Date on Honors Thesis

Spring 5-2024


Bachelor of Science in Psychology and Applied Behavior Analysis


Creative Writing

Examining Committee Member

Dr. Jana Hackathorn, Advisor

Examining Committee Member

Dr. Daniel Wann, Committee Member

Examining Committee Member

Dr. Sean Rife, Committee Member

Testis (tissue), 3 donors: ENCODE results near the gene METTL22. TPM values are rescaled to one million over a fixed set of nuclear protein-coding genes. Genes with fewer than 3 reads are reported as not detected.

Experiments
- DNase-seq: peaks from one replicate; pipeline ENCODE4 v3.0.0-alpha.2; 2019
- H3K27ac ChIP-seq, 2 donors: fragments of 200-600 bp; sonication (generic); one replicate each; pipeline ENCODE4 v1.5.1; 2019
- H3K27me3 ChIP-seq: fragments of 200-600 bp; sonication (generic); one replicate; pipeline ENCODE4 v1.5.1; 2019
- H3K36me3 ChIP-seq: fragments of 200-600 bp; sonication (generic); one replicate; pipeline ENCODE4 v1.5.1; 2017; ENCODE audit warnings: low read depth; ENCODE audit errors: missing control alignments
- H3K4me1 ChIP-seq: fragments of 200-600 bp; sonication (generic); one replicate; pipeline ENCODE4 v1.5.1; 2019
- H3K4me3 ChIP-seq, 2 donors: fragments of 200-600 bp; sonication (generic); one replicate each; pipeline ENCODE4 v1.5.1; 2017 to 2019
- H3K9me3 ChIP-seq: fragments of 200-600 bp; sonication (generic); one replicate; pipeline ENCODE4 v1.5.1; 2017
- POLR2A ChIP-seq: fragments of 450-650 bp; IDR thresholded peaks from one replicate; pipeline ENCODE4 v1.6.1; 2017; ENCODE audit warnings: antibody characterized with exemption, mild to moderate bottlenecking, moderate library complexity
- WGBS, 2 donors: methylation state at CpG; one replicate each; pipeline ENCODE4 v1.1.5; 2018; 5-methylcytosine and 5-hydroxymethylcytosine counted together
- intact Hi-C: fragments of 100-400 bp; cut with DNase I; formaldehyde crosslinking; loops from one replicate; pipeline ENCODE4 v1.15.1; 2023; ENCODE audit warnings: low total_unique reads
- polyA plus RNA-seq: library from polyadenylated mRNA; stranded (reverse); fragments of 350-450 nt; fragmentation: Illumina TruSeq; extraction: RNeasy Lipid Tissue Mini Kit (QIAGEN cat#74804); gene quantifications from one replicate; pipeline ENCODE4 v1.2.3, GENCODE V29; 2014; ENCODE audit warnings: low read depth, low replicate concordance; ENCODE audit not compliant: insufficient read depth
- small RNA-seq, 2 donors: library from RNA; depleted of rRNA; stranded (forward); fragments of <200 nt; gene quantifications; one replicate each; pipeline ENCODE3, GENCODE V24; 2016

Social rejection has been defined as any instance in which an individual is excluded socially or fails to maintain a social relationship (Jiang & Ngai, 2020). To describe the tendency to worry about, anticipate, and overreact to social rejection, the term rejection sensitive was coined (Feldman & Downey, 1994). The present study was specifically interested in rejection sensitivity and its various influences on behavior and self-esteem, especially in an instance of receiving rejection from a person of academic authority (i.e., a professor). The study was also interested in identifying recurring personality traits in rejection-sensitive individuals. After completing an online pre-test survey, in which they filled out measures related to rejection sensitivity, self-esteem, perceptions of authority, and various personality traits, participants were invited to participate in an in-person survey. During this in-person study, the participants were reprimanded by a researcher posing as a professor. Their present emotional state and self-esteem were then measured in a brief post-test survey. A series of correlational analyses found a negative relationship between rejection sensitivity and global self-esteem. A positive relationship between rejection sensitivity and social anxiety was also found, as well as between rejection sensitivity and public self-consciousness. Additionally, a series of simple linear regressions indicated that rejection sensitivity was a significant predictor of emotional affect in post-test participants. Finally, we conducted a series of moderated regressions, in which sensitivity to rejection was the predictor, and attitude toward professors was the moderator, to predict feelings of depression and overall negative emotional affect in the post-test. These regressions indicated attitude toward professors to have a significant moderation effect in both instances.